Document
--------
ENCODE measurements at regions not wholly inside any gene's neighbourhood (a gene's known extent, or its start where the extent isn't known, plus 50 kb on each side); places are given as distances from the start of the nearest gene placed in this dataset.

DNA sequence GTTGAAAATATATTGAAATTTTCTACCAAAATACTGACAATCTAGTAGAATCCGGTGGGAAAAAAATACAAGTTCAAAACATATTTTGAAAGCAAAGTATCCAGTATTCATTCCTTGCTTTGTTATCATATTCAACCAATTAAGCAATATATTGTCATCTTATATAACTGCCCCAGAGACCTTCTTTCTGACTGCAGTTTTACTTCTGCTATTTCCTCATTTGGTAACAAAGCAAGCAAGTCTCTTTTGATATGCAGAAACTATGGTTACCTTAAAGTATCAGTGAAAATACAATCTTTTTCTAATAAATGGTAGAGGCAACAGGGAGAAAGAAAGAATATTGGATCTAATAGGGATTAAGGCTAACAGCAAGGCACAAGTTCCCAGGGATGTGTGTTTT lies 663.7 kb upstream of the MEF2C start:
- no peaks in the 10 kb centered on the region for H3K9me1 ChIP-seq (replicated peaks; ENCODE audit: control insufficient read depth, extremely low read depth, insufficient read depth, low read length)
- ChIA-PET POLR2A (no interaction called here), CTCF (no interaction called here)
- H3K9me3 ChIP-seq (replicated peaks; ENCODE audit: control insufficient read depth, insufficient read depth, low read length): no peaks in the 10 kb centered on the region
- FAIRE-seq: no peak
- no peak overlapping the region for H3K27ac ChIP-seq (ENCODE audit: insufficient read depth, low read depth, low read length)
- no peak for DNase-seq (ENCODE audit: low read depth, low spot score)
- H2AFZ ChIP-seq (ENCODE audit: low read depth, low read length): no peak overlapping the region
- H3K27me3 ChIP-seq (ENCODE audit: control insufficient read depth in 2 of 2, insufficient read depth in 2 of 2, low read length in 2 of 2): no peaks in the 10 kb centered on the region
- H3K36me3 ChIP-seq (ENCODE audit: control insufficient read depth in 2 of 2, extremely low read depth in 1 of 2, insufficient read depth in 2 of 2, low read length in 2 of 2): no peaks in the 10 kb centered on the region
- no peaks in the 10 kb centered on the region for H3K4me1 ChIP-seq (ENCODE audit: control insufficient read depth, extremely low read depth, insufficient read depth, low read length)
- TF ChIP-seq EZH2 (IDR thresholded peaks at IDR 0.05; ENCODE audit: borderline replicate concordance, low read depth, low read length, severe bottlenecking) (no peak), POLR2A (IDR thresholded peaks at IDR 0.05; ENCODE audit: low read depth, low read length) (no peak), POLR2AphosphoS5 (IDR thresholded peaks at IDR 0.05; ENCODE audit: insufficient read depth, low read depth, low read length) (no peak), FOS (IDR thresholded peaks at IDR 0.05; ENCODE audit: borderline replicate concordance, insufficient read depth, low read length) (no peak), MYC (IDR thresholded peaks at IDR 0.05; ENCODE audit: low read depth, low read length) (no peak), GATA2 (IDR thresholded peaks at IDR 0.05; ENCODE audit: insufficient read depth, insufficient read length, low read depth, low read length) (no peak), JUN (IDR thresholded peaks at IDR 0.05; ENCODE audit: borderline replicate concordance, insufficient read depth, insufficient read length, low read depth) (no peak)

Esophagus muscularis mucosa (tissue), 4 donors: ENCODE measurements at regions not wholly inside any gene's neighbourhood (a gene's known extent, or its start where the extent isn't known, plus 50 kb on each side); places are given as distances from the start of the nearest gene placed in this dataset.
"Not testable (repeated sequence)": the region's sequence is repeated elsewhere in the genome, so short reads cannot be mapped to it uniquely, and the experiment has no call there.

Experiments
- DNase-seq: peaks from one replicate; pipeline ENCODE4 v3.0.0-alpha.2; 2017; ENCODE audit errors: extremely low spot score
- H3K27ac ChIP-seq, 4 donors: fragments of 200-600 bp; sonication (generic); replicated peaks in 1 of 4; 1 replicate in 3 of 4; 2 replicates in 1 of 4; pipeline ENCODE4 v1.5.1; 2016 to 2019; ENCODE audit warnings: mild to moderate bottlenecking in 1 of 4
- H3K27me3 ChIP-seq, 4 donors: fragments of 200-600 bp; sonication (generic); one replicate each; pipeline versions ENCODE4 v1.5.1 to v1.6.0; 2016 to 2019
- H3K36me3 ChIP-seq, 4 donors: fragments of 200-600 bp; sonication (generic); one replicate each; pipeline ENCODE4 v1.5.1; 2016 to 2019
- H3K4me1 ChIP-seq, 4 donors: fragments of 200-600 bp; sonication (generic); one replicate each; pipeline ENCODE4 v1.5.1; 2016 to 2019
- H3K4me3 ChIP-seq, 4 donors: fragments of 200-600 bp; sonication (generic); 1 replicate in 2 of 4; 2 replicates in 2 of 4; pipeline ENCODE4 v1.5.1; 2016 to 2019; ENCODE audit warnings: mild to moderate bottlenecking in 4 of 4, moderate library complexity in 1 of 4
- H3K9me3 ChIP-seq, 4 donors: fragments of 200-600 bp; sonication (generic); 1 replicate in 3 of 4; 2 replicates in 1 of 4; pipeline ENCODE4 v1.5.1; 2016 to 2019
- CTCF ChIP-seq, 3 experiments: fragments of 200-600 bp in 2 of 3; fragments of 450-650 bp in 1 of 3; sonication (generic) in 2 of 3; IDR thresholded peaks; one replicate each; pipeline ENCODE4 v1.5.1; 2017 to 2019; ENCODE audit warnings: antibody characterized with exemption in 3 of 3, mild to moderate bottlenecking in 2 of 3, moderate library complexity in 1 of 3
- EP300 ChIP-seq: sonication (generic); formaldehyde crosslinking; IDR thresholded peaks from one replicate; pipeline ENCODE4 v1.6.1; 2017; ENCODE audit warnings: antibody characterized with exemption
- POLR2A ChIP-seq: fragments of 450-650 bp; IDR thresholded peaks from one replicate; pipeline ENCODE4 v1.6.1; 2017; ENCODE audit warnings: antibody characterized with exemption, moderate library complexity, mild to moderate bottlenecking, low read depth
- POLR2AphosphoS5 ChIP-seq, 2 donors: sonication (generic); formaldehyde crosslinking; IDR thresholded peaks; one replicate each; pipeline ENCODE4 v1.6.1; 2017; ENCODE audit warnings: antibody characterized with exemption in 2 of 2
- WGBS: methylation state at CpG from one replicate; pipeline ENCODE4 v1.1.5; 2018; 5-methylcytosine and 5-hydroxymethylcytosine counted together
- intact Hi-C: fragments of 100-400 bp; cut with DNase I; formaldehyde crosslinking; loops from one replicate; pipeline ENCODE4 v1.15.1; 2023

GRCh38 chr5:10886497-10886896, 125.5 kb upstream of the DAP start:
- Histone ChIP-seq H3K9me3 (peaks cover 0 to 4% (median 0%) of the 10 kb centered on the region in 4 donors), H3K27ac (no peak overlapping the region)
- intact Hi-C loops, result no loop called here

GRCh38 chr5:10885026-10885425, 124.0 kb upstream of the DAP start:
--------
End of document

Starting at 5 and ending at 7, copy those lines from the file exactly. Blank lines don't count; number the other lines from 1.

- H3K9me3 ChIP-seq (replicated peaks; ENCODE audit: control insufficient read depth, insufficient read depth, low read length): no peaks in the 10 kb centered on the region
- FAIRE-seq: no peak
- no peak overlapping the region for H3K27ac ChIP-seq (ENCODE audit: insufficient read depth, low read depth, low read length)